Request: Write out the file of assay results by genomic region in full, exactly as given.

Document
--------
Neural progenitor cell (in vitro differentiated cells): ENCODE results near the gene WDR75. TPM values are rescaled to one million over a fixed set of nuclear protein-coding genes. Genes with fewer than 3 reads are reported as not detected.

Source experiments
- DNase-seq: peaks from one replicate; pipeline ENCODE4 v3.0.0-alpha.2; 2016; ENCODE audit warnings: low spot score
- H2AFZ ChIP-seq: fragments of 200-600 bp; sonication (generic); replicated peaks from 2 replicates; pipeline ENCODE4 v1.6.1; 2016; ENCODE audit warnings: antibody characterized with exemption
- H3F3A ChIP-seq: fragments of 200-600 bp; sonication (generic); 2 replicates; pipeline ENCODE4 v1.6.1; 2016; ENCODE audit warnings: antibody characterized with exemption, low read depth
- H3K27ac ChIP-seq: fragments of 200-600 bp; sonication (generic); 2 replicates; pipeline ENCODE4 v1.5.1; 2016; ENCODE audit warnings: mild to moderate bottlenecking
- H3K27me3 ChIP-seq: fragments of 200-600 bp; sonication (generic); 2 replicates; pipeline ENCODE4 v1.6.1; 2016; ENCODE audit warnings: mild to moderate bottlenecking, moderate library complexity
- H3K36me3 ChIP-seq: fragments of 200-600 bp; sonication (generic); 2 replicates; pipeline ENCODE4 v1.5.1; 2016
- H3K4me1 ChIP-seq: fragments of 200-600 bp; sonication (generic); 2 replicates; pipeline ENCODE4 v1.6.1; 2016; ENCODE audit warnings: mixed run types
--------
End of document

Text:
Neural progenitor cell (in vitro differentiated cells): ENCODE results near the gene WDR75. TPM values are rescaled to one million over a fixed set of nuclear protein-coding genes. Genes with fewer than 3 reads are reported as not detected.

Source experiments
- DNase-seq: peaks from one replicate; pipeline ENCODE4 v3.0.0-alpha.2; 2016; ENCODE audit warnings: low spot score
- H2AFZ ChIP-seq: fragments of 200-600 bp; sonication (generic); replicated peaks from 2 replicates; pipeline ENCODE4 v1.6.1; 2016; ENCODE audit warnings: antibody characterized with exemption
- H3F3A ChIP-seq: fragments of 200-600 bp; sonication (generic); 2 replicates; pipeline ENCODE4 v1.6.1; 2016; ENCODE audit warnings: antibody characterized with exemption, low read depth
- H3K27ac ChIP-seq: fragments of 200-600 bp; sonication (generic); 2 replicates; pipeline ENCODE4 v1.5.1; 2016; ENCODE audit warnings: mild to moderate bottlenecking
- H3K27me3 ChIP-seq: fragments of 200-600 bp; sonication (generic); 2 replicates; pipeline ENCODE4 v1.6.1; 2016; ENCODE audit warnings: mild to moderate bottlenecking, moderate library complexity
- H3K36me3 ChIP-seq: fragments of 200-600 bp; sonication (generic); 2 replicates; pipeline ENCODE4 v1.5.1; 2016
- H3K4me1 ChIP-seq: fragments of 200-600 bp; sonication (generic); 2 replicates; pipeline ENCODE4 v1.6.1; 2016; ENCODE audit warnings: mixed run types